Resilience - The Three C's of Psychological Resilience - By Chris Gearing

Friday, June 28, 2013

Watch Dr. Sylvia Gearing describe the three C's of psychological resilience - click here.

Why do some people sail through adversity while other people fall apart at the drop of a hat?

Why do some of us remain happy despite repeated setbacks and losses? Several decades ago, psychologists began to research these questions hoping to not only define the personality characteristics behind psychological resilience but to teach others how to easily weather the ups and downs of life.

Their research concluded that psychological resilience could be summarized in three central attitudes, or “the three C’s”:


We establish our belief in ourselves and in our purpose by remaining steadfastly committed to a cause, to a philosophy, or to a larger identity. Working for a greater purpose in our lives, whether it’s rocking your baby to sleep or working on the cure for cancer, can create a sense of stability and purpose that helps in healing anxiety.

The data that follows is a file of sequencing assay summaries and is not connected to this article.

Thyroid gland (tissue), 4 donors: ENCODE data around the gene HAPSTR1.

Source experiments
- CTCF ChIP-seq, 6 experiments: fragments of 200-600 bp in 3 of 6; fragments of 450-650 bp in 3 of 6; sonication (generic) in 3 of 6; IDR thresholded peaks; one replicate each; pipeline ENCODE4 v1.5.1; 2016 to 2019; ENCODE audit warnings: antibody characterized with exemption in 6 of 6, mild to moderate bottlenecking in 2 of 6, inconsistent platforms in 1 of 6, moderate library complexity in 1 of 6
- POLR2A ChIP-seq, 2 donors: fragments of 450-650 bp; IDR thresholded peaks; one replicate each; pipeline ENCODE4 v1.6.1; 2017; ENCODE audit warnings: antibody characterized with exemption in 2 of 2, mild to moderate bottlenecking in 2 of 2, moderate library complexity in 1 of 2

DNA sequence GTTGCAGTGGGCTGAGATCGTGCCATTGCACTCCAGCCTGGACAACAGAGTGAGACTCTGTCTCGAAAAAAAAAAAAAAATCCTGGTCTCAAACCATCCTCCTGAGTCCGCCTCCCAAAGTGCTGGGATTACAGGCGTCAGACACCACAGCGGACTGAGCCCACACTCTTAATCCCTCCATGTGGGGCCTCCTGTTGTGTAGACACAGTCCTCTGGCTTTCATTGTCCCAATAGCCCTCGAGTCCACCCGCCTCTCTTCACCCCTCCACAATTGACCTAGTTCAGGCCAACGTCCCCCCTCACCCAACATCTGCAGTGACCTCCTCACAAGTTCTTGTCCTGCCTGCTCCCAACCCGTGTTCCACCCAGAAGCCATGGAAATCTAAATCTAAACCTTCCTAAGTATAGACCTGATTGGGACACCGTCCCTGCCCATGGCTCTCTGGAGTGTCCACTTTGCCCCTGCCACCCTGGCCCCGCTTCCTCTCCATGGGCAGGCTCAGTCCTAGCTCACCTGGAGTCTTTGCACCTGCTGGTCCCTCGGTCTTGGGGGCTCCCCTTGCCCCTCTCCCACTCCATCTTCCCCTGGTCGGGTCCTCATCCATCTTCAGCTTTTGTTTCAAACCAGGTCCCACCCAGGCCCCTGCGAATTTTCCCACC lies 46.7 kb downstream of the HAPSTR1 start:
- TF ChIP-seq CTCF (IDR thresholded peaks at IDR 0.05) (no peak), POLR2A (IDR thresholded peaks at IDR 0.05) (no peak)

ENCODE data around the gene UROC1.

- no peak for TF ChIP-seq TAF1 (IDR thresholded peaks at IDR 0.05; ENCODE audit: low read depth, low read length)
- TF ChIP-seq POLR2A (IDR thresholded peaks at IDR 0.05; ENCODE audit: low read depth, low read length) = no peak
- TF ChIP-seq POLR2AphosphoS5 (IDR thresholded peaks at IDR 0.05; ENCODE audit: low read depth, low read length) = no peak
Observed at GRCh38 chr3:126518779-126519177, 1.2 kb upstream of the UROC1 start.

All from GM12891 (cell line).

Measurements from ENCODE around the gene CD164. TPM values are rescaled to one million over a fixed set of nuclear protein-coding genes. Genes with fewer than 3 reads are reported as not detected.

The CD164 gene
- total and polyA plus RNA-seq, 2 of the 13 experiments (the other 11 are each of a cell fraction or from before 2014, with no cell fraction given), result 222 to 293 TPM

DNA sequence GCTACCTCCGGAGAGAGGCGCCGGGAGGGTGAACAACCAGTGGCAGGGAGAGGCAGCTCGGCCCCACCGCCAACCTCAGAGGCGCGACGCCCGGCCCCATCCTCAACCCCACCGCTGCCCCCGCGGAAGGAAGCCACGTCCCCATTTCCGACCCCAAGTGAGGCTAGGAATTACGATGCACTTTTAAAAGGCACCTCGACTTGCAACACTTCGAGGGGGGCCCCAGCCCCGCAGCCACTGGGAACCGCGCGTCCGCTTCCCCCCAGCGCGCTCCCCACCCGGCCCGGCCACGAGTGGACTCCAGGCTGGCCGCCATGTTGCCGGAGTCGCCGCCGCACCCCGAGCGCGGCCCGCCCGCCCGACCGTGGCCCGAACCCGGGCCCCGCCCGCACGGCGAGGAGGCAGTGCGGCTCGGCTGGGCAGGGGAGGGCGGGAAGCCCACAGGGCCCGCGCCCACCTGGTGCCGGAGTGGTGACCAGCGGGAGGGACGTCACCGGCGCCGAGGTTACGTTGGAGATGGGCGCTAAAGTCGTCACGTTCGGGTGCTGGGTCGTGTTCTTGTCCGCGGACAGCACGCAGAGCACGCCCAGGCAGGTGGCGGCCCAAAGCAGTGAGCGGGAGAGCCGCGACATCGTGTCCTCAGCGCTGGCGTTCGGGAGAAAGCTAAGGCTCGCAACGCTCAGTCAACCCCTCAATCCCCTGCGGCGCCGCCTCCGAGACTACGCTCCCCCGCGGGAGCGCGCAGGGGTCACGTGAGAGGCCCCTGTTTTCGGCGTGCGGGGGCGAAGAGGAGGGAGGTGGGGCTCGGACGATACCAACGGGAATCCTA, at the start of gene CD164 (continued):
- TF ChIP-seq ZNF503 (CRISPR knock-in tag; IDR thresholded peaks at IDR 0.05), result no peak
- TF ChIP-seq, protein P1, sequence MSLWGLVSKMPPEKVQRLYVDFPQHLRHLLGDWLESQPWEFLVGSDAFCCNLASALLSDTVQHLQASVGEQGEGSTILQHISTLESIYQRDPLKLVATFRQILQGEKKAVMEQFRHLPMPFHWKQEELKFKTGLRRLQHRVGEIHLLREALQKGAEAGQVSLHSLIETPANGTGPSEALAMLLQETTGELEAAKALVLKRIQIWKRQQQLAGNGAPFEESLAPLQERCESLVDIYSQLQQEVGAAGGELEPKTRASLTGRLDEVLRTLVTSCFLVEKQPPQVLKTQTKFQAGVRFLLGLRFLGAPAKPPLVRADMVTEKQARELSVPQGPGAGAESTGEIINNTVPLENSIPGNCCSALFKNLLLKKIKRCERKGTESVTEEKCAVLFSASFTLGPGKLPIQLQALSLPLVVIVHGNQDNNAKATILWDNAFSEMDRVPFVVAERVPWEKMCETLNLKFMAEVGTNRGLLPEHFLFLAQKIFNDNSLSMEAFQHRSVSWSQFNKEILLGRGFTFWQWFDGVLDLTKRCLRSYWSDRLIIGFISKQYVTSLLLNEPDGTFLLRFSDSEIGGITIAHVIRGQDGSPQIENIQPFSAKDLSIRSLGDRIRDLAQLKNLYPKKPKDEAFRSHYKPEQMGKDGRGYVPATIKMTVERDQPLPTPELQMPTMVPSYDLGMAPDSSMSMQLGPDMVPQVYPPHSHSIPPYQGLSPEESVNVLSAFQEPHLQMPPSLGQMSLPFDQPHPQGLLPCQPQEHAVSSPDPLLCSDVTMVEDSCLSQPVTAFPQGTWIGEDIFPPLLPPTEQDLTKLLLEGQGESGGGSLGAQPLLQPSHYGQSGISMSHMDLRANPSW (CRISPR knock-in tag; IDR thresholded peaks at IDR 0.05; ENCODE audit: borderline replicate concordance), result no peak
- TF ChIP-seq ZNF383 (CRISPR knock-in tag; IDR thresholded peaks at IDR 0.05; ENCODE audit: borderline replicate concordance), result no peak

Anxious people try to control everything and everyone in their lives. If they cannot control you, they may try to dump you instead. Resilient people are assertive but leave room for you to be your own person. They focus on what they can control and disregard what they cannot change. They don’t sweat the small stuff, and they stay anchored in the moment and less reactive to life’s frustrations.


Resilient people view change as an opportunity instead of a burden. While change can leave a lot of uncertainty and room for anxiety, they look for ways to turn it to their advantage. They choose to engage life with joy and creativity. In the end, this belief system fortifies their hope and optimism that the best is yet to come.


"Resilience at Work: How to Succeed No Matter What Life Throws at You" by Salvatore Maddi, Ph.D.

"The Hardy Executive: Health Under Stress" by Salvatore Maddi, Ph.D. and Suzanne Kobasa, Ph.D.

CBT - What Is Cognitive Behavioral Therapy? - By Chris Gearing

Monday, June 24, 2013

Watch Dr. Sylvia Gearing describe what Cognitive-Behavioral Therapy is and why it is one of the most effective types of psychotherapy - click here.

Our emotions can be overwhelming.